Chain of Responsibility
blog 13
May 16, 2016

Chain of Responsibility

While many company owners will understand the idea that they shouldn’t set up jobs so that workers need to speed to get to the next job, I suspect few understand that this issue is covered in law. The wide implications of this are also poorly understood.

The Land Transport Act 1998 created an offence for every person who in some form contributes to a driver breaking the transport rules. “Every Person” is a broad term and includes any person who may have influenced a driver’s behavior and compliance. With the enactment of the Health and Safety at Work Act on the 4th April 2016, this will include company officers for the first time. This is not only the company officers of the trucking company, but potentially the company officers of the company buying and selling the product being transported (consignor and consignee).

The wording is clear in that you are liable if you have by act or omission, directly or indirectly caused or required (whether or not the sole cause) a driver to:

Exceed the speed limit (1)

Exceed maximum work time

Failed to take rest times

Fail to maintain a logbook

Breach maximum gross weight limits (2)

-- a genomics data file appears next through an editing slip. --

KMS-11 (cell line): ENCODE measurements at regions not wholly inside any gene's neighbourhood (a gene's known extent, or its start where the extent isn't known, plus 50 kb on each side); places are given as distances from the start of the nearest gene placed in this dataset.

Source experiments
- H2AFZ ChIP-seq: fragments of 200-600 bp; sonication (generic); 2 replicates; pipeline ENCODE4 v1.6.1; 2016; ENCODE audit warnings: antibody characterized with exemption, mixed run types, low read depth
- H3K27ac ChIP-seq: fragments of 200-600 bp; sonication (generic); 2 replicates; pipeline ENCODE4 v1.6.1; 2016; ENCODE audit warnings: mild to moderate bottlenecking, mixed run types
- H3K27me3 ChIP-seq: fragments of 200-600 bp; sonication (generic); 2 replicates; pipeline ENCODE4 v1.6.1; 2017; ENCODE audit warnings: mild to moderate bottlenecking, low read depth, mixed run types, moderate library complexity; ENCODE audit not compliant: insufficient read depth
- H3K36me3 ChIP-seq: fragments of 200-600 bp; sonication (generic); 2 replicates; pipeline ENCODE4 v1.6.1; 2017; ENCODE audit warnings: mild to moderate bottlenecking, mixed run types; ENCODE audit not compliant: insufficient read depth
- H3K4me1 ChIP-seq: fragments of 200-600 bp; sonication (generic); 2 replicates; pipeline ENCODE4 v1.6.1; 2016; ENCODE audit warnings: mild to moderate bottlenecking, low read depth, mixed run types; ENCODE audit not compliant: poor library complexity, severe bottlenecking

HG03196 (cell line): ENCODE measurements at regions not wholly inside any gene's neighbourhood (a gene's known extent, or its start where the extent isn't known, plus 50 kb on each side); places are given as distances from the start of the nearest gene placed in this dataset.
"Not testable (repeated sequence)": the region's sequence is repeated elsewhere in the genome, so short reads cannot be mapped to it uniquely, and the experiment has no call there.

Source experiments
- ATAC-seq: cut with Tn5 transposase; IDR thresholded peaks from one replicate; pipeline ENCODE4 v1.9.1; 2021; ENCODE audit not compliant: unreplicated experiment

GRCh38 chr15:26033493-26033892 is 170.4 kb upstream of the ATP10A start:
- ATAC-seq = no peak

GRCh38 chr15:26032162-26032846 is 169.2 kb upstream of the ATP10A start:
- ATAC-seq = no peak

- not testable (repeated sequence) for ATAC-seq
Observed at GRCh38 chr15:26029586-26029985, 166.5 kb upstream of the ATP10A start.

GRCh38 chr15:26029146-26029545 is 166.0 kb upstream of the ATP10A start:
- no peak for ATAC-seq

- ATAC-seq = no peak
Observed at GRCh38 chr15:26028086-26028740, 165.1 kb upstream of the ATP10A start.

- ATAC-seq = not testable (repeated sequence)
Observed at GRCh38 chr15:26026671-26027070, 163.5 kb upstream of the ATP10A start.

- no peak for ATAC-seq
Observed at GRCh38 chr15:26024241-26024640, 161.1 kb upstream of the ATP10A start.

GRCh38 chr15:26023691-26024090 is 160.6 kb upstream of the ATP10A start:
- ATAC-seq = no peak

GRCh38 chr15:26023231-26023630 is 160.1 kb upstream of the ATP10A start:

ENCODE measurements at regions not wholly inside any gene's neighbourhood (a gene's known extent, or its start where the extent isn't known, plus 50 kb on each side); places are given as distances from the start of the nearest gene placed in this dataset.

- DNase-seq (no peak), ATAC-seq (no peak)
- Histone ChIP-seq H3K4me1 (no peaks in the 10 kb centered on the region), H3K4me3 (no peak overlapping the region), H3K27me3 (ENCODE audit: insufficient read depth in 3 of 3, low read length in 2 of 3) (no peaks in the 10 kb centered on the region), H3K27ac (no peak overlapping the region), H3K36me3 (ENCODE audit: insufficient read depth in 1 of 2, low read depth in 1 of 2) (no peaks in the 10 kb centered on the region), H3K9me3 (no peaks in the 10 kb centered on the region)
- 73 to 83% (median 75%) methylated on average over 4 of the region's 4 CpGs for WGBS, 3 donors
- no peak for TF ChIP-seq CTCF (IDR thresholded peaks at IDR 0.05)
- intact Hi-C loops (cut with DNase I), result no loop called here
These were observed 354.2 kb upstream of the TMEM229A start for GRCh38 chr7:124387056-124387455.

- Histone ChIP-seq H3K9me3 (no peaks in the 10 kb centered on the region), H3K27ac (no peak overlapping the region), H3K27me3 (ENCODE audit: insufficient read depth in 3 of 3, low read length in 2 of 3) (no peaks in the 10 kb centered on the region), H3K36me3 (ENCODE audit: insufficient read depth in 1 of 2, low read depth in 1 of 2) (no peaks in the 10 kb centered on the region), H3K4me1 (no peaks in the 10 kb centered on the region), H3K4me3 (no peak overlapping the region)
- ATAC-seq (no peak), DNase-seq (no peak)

Other persons potentially included could be the person who loads a vehicle, freight forwarders or logistics planners.

This obligation now affects a wide range of organisation’s who previously have not considered this issue. An example could be the transportation of fresh produce or the urgent transportation of a vehicle between car yards. Be warned before applying pressure about delivery times, as it could have unforeseen consequences.

So what should you do?

If this is a significant issue for you, be clear that it is your expectation that sufficient time be allowed to comply with road rules and required breaks.

Additionally, the Health and Safety at Work Act has an impact on what is ‘reasonably practical’ due to a couple of changes:

1.The new term ‘worker’ means any worker who is doing work for you, so have a think about if any of your ‘workers’ are potentially being placed at risk by the way you operate your business.


2.PCBU’s who share a duty are required to consult, coordinate and cooperate with each other – so think about whether there are any other PCBU’s with whom you share a duty. You should be discussing this issue with them.


Bear in mind that this is limited by what is ‘reasonably practical’ so this only applies to things you are in a position to influence.

Adjusting to the environment created by the Health and Safety at Work Act means that as a PCBU you need to think about how you manage work activities that require your workers, or workers that you share, to drive as part of their jobs. Take the time to review your work practices and talk with your workers about the jobs that they do.

(1) Land Transport Act 1998 – Section 79T Offence to cause or require driver to breach speed limits, maximum work time, or rest time requirements

(2) Land Transport Act 1998 – Section 79U Offence to cause or require driver to breach maximum gross weight limits